While I stood fixed in admiration, my attention was awakened by the blaft of a trumpet that fhook the whole temple ; but it carried a certain sweetness in its sound, which mellowed and tempered the natural Thrill. ness of that instrument. After it had founded thrice,

the

the being who blew it, habited according to the discription of Fame by the ancients, issued a proclamation to the following purpose : “By command of Apollo and as the Muses, all who have ever made any pretensions " to fame by their writings, are enjoined to sacrifice

upon the altar in this temple, those parts of their " works, which have hitherto been preserved to their “ infamy, that their names may descend spotless and “ unsullied to posterity. For this purpose Aristotle " and Longinus are appointed chief priests, who are

to see that no improper oblations are made, and no

proper ones concealed ; and for the more easy per“ formance of this office, they are allowed to choose a as their affiftants whomsoever they shall think worthy " of the function."

As soon as this proclamation was made, I turned my eyes with inexpressible delight towards the two priests; but was soon robbed of the pleasure of looking at them by a crowd of people running up to offer their service. These I found to be a group of French critics ; but their offers were rejected by both priests with the utmost indignation, and their whole works were thrown on the altar, and reduced to ashes in an instant. The two priests then looked round, and chose, with a few others, Horace and Quintilian from among the Romans, and Addison from the English, as their prncipal affiftants.

The first who came forward with his offering, by the loftiness of his demeanor was soon discovered to be Homer. He approached the altar with great majesty, and delivered to Longinus those parts of his Odyssey, which have been censured as improbable fi&tions, and the ridiculous narratives of old age. Longinus was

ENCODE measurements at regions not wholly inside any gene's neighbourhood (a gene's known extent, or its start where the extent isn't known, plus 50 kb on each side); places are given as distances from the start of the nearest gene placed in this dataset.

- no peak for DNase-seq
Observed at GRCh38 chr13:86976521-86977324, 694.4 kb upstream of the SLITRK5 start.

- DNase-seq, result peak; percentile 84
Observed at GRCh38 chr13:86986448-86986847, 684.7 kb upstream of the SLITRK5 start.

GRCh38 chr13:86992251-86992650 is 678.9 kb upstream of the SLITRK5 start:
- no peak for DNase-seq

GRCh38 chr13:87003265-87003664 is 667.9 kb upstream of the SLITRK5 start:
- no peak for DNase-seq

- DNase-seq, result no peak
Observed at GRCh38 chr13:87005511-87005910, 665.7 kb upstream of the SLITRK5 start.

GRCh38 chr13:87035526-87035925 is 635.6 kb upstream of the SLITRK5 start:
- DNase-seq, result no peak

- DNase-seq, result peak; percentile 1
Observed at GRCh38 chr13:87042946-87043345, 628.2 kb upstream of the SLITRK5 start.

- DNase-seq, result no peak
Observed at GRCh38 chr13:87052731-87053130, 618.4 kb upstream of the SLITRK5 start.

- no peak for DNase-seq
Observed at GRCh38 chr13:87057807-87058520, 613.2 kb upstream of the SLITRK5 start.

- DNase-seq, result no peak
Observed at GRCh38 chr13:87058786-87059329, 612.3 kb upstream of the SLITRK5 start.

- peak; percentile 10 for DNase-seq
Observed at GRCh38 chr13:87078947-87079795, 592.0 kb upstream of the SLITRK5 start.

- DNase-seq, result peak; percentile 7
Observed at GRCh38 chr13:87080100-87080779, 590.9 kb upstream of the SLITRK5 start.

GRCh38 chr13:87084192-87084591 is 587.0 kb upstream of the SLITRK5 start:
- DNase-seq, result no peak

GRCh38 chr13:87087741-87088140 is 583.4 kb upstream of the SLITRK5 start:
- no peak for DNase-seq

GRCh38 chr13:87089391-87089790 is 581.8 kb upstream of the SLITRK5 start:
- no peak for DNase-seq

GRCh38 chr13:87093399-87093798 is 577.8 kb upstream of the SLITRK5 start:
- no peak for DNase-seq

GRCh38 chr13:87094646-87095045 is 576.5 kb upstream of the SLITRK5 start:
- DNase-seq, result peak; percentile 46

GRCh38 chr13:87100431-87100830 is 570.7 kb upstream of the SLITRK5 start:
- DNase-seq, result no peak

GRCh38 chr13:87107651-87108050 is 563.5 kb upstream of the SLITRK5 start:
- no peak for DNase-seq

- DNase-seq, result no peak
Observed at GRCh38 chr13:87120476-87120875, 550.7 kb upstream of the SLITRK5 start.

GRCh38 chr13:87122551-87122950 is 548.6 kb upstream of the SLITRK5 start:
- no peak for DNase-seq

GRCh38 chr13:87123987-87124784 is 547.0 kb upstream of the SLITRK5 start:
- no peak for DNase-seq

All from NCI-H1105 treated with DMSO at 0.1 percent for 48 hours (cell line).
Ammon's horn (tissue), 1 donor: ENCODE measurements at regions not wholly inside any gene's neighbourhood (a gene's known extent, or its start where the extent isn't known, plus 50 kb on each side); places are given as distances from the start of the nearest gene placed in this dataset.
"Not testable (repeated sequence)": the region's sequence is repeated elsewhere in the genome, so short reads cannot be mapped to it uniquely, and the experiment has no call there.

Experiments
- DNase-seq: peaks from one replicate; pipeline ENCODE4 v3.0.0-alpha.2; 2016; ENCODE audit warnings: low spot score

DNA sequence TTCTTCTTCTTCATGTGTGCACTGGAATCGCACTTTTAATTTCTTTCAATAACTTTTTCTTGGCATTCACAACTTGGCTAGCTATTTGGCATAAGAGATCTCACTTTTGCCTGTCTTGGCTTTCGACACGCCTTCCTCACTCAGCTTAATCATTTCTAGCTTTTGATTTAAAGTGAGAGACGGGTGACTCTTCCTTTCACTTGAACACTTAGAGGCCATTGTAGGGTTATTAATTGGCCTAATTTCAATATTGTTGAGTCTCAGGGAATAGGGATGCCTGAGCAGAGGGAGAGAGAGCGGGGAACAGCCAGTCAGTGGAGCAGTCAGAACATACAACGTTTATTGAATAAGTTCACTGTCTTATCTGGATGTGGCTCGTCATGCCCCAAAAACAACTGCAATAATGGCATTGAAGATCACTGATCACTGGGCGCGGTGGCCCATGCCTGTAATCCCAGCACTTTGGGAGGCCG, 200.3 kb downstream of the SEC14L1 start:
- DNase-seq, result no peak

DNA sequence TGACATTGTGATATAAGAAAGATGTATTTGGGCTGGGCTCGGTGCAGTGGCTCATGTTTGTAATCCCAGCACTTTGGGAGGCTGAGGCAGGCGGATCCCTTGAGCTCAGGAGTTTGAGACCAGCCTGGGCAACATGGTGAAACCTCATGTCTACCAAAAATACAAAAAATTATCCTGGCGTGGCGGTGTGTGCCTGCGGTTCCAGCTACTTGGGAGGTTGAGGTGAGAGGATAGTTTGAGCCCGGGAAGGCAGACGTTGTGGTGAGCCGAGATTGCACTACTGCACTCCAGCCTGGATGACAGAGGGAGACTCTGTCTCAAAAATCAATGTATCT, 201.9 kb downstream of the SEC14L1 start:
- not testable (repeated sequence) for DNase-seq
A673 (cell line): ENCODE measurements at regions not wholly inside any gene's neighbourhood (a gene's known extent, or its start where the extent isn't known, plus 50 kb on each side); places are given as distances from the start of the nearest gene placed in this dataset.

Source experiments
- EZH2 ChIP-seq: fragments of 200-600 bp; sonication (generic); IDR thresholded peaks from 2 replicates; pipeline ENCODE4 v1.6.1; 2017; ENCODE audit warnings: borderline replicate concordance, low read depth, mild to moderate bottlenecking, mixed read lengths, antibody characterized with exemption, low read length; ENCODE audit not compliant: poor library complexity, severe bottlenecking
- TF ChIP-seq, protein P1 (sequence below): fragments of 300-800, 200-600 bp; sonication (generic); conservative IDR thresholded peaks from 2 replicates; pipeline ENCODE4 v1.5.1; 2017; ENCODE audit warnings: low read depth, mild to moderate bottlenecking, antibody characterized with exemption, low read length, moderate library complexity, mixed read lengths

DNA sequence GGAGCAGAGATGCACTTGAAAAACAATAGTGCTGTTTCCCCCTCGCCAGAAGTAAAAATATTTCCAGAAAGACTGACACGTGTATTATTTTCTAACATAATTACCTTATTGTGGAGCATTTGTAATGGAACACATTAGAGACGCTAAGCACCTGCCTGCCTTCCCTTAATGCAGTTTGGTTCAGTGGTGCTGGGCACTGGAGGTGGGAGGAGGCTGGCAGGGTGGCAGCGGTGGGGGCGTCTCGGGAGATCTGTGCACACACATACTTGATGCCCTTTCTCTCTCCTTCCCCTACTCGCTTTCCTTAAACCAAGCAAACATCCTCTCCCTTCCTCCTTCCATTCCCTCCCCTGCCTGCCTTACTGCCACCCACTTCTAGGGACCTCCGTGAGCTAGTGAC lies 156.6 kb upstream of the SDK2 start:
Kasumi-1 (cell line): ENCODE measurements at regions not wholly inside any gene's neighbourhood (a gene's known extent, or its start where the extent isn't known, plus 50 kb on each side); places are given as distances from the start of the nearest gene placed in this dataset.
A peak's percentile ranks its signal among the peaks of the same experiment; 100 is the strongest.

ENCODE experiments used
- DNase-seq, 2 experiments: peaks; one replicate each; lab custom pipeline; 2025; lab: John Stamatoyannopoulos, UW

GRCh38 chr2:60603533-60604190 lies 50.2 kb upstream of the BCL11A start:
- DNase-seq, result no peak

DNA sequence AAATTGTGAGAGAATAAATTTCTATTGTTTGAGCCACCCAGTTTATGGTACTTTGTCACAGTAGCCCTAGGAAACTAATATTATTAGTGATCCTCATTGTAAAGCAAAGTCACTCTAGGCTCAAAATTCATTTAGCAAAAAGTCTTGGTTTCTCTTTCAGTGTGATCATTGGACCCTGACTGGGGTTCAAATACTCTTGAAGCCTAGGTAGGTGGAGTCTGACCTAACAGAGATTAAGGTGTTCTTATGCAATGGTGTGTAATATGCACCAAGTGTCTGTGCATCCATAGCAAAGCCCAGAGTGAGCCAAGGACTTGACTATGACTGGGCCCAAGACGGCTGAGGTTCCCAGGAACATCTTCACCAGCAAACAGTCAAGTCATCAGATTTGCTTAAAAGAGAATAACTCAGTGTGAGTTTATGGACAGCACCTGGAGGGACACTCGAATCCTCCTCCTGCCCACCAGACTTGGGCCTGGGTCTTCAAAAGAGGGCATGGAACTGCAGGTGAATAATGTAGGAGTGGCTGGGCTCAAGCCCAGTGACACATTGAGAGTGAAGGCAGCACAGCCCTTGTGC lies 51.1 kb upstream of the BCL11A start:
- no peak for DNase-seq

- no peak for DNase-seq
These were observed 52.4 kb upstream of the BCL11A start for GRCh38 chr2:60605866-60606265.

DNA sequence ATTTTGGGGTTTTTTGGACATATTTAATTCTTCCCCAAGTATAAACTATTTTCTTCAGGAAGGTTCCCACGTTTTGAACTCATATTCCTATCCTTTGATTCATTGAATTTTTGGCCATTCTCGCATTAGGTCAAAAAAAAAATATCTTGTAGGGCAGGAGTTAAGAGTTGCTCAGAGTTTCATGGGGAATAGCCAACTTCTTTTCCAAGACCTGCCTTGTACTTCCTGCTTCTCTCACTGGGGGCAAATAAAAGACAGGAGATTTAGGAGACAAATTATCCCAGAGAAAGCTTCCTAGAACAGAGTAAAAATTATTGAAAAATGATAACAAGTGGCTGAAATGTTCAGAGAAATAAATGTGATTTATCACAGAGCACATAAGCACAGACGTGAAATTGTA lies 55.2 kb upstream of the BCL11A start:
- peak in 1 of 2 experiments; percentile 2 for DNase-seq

pre

!

preparing for the sacrifice, but observing that Aristo. tle did not seem willing to aflilt him in the office, he returned them to the venerable old bard with great deference, saying, that "they were indeed the tales of “ old age, but it was the old age of Homer.”

Virgil appeared next, and approached the altar with a modest dignity in his gait and countenance peculiar to himself; and to the surprise of all commited his whole Æneid to the flames. But it was immediately rescued by two Romans, whom I found to be Tucca and Varius, who ran with precipitation to the altar, delivered the poem from destruction, and carried off the author between them repeating that glorious boast of about forty lines at the beginning of the third Georgic :

Tentanda via eft; qua me quoque polim Tollere humo, victorque virúm volitare per ora, Primus ego in patriam mecum, &c.

After him most of the Greek and Roman authors proceeded to the altar, and surrendered with great modesty and humility the most faulty part of their works. One circumstance was observable, that the facrifice always increased in proportion as the author had ventured to deviate from a judicious imitation of Homer. The latter Roman authors, who seemed almost to have lost sight of him, made so large offerings, that some of their works, which were before very

volu. minous, shrunk into the compass of a primer.

It gave me the highest satisfaction to see Philosophy thus cleared from erroneous principles, History purged of falsehood, Poetry of fustian, and nothing left in each but Genius, Sense, and Truth.

I marked